Have I ever mentioned that Lu loves horses and ponies? If I haven't, well let me mention it now. And if I have, I will reiterate: Tallulah LOVES horses and ponies. For as long as I can remember horses, ponies and their cousins zebras have been pretty much her most favorite animals. And since she had to have a Birthday party with out cake, ice cream, pizza, hot dogs, burgers, and all sorts of other things most kids get to have at their parties, instead we focused on hiring a pony. Lu was in heaven.
 The party was going pretty well for Lu even before the pony arrived. She was excited by the balloons and people and presents and things. I don't think she ever tried the chocolate fondue but she loved the allergen-free cookies my mom made. She was actually in a great mood the whole time. And because she didn't know the pony was coming, she didn't even realize it was an hour and a half late getting there, which was too bad for the kids who had to leave for naps and things. But for the kids who stayed, Stormy showed up and was a terrific treat!

Once Lu got onto Stormy's back she was fantastically calm and serene. She patted him as she rode and even leaned down to kiss his mane a few times. When it was time for someone else to ride, she got off and let them ride but kept hold of his lead rope and walked the circuit with him, never letting him out of her sight. She pet his nose. She hugged his neck. It was wonderful to watch her being so caring and loving with him. There was no doubt in our minds, Lu is a true horse lover.
I've heard and read a number of things about autistic children and equine therapies. We even took Lu to one person who claimed to be that and I left with the impression that what we needed to find was a remarkable horse and we could do without the therapist. That therapist at least. So after watching Lu with this pony Stew and I made up our minds, it is time to get Lu a pony of her own. And so began Project Pony! The search for the perfect pony for Lu. Gentle, kind, bombproof, small, not too old so they can bond and grow together for several years, but not too young either.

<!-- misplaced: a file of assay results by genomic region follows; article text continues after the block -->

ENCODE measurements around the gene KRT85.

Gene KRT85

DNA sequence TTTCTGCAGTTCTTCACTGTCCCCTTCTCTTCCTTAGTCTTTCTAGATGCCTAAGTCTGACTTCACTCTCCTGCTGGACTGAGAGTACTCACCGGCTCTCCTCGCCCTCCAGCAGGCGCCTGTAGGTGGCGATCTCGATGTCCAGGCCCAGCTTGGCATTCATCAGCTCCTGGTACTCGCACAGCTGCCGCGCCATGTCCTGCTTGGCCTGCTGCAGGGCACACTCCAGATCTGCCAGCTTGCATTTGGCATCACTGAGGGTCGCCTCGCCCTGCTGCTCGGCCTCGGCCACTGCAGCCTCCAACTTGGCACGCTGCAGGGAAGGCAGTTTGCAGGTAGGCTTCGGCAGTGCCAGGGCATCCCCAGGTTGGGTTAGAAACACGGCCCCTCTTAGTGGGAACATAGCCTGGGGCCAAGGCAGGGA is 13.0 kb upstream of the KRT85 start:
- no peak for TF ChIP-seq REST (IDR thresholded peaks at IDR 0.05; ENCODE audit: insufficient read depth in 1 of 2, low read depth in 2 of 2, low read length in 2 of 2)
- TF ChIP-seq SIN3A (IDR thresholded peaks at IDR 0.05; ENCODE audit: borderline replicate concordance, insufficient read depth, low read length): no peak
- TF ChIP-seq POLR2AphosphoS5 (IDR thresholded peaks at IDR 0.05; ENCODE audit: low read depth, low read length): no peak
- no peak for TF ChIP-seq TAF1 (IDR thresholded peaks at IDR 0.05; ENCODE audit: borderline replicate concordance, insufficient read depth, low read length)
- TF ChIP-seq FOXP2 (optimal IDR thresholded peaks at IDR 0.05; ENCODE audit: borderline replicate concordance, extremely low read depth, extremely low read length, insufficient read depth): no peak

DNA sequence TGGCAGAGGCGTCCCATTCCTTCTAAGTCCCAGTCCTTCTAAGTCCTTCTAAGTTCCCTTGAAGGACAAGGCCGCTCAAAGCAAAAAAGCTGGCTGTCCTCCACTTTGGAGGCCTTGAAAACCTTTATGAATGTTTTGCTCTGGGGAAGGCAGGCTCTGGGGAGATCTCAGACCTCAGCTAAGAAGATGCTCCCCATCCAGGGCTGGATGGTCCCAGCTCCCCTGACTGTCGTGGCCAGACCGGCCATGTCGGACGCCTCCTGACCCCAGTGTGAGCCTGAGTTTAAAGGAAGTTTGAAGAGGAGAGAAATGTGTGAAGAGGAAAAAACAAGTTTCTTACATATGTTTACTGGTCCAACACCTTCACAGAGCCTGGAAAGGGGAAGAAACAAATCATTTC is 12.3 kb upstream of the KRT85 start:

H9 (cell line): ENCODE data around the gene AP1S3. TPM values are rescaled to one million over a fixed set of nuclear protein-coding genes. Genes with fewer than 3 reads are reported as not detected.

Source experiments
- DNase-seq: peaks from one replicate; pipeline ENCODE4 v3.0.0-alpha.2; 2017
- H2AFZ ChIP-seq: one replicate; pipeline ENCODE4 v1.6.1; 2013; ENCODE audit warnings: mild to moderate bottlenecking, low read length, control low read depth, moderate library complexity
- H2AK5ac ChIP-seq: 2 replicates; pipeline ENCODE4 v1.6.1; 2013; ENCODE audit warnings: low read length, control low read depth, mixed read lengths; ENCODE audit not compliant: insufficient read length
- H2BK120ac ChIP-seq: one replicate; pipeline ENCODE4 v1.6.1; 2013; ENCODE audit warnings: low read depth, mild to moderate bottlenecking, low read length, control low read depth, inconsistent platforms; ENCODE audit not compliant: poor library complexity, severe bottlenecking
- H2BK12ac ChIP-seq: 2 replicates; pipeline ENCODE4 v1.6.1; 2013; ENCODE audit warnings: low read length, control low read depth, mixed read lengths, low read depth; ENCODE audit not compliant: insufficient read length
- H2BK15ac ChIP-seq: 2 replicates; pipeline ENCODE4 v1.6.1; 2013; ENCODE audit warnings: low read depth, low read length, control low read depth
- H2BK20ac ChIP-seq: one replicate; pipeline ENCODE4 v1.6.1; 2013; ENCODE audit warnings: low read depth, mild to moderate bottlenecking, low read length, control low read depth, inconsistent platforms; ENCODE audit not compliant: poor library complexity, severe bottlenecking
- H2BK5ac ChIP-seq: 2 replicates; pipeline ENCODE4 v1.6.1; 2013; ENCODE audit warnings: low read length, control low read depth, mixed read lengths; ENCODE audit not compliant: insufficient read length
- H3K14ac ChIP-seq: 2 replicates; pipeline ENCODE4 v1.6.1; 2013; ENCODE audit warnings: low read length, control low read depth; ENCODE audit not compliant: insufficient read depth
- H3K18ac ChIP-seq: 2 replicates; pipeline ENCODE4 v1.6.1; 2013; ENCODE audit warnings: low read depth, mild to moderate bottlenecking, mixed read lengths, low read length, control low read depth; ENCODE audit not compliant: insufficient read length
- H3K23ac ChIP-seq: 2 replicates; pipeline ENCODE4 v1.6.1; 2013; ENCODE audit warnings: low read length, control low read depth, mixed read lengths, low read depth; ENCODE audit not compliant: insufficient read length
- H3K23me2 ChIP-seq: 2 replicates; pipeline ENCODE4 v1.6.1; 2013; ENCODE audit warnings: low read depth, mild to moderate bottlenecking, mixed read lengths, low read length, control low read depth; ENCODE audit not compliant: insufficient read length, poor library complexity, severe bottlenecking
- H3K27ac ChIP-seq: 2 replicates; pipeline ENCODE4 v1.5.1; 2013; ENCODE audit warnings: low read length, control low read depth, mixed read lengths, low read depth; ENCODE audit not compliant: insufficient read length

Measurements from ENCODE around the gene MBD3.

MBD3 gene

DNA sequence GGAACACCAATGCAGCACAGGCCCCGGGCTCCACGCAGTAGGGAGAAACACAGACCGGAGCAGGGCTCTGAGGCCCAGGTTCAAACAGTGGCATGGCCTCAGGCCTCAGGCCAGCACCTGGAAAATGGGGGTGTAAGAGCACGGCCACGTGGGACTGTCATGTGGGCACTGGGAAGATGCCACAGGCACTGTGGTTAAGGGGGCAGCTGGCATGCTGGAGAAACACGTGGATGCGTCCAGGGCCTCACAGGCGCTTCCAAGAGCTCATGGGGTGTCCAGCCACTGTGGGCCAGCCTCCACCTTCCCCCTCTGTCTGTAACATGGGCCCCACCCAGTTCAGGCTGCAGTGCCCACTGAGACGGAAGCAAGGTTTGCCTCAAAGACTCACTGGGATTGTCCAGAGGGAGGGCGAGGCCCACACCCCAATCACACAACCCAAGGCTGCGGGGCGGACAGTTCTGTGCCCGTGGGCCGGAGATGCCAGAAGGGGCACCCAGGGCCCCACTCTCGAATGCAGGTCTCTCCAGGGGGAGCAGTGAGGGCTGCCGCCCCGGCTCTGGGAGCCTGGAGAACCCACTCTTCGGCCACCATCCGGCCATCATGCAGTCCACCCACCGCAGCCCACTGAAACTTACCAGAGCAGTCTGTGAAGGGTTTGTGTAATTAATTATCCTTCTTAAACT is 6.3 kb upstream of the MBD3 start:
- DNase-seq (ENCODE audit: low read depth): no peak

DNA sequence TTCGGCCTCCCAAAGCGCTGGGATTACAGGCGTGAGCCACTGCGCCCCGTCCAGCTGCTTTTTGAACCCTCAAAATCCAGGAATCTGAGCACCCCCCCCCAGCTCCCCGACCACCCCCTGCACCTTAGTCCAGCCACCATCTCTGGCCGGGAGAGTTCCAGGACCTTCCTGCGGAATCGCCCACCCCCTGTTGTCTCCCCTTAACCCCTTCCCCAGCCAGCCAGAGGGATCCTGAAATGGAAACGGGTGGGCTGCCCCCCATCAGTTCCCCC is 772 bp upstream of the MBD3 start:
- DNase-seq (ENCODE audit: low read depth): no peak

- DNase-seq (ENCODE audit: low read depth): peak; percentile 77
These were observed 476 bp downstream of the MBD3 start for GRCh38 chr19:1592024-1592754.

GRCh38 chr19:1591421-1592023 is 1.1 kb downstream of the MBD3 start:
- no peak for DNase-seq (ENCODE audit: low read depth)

We wanted a pony that she could ride for several years, and then if she gets serious about riding she can move onto something bigger and Myffy could keep riding the pony for a couple more years. For those of you who may not know us very well, we live on a ranch with cattle and horses, so one more tiny mouth to feed isn't that big of a deal for us. I'd also like to say to anyone who thinks we are spoiling our kids by buying them a pony, how many times have your kids had to have birthday parties with no cake or ice cream or any of their favorite foods? How many times have your kids had to leave their own party to go be hooked up to a machine that pumps liquid amino acids straight into their stomachs? And frankly, with an autistic child who has a hard time engaging with and enjoying the world around her, I really don't think there is any such thing as spoiling her right now. It's kind of like saying you're spoiling your baby by responding to it and giving it your full attention 24/7. Babies need attention 24/7 and right now so does our Lu. And she needs a pony. Sorry if I seem a little defensive here. I've just had a few snide comments lately about all of the many things I do for my kids and the possibility that I might be spoiling them. The truth is that if I could do more for them than I am doing right now, I would happily do it. And they aren't spoiled. End of story.
 So the search began. We looked at a number of different options and price ranges. But in the end we went with someone that Stew found through a friend who gets ponies from the Amish out east and brings them west to sell. Which means not only are they saddle broken, they are also trained to drive a cart. How awesome is that? I'm already envisioning Halloween with the kids in the cart Trick-o-Treating. When we arrived at the place in Chandler we were led out back to where the ponies were and Lu immediately gravitated towards Cinnamon and her baby, who was the horse the owner recommended for Lu. She has worked with some special needs children before and was just as calm and sweet as she could be. Lu ran up to her and reached way up to her back, trying to pull herself on. She walked around front and touched Cinnamon's face, she walked all around her, touching and hugging. The baby (who I want to call Nutmeg) was only slightly less calm than his mother and tolerated both girls walking around him, looking at him. He is about the size of our dog Wheezy, already halter broken and completely awesome! In the end we left with Cinnamon, Nutmeg, a cart, harnesses, a saddle, bridle, halters and all the tack. It was a deal and a half and Lu couldn't have been happier. A successful conclusion to Project Pony! Coming this summer: Pony Party BBQs out at our ranch on the weekends for all of Lu's and Myffy's friends!

Monday, May 16, 2011

Tallulah's Birthday during National Eosinophilic Disorder Week